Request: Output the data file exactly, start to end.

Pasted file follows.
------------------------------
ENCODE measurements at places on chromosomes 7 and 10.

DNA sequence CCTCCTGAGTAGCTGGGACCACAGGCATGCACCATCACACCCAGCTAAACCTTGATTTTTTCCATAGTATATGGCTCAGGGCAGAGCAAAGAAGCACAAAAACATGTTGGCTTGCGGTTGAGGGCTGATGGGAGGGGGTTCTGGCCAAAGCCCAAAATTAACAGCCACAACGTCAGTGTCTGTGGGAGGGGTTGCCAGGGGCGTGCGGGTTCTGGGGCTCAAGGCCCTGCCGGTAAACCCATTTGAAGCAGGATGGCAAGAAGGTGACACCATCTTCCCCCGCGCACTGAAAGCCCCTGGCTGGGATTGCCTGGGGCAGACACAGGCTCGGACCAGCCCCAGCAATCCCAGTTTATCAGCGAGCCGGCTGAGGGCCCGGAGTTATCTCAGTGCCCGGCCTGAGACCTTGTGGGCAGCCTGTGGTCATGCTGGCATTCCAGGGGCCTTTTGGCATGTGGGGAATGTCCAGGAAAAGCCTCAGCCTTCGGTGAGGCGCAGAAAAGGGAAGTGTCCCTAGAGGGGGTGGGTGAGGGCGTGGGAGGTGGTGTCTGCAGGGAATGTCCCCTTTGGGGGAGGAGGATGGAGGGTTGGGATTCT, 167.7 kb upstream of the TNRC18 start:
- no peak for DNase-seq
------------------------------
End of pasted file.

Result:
ENCODE measurements at places on chromosomes 7 and 10.

DNA sequence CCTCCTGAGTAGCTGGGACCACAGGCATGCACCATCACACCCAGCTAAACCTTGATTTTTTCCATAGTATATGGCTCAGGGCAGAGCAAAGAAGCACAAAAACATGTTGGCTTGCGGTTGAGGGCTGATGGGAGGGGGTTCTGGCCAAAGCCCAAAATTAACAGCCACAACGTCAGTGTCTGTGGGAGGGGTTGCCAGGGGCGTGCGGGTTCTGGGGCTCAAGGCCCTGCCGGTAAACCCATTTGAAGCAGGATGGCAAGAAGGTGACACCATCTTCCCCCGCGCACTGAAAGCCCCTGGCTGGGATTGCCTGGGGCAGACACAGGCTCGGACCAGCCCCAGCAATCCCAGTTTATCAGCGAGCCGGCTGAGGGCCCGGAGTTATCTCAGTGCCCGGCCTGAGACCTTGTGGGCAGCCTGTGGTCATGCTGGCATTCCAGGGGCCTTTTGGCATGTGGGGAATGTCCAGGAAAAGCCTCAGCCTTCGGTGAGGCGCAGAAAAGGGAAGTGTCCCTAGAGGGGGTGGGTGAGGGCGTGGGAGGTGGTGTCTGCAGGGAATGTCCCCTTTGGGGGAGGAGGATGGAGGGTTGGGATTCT, 167.7 kb upstream of the TNRC18 start:
- no peak for DNase-seq